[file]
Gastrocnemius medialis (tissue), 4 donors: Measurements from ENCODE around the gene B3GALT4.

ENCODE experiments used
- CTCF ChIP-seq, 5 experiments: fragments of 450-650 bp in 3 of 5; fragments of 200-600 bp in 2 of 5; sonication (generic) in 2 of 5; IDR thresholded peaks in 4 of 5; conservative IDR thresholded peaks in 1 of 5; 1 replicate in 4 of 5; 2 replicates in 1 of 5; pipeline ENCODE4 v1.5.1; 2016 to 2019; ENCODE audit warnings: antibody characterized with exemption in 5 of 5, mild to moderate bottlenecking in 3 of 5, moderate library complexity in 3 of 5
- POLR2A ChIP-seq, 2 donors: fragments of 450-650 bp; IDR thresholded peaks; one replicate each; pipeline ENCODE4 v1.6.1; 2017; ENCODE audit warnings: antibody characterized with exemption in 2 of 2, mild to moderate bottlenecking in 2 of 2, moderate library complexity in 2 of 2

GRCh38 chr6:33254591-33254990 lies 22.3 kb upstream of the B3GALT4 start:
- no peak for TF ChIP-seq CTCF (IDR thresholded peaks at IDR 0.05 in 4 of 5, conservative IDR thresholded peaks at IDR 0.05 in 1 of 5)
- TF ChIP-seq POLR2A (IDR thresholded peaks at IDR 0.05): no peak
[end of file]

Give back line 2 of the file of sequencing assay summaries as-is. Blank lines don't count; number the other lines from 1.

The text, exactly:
ENCODE experiments used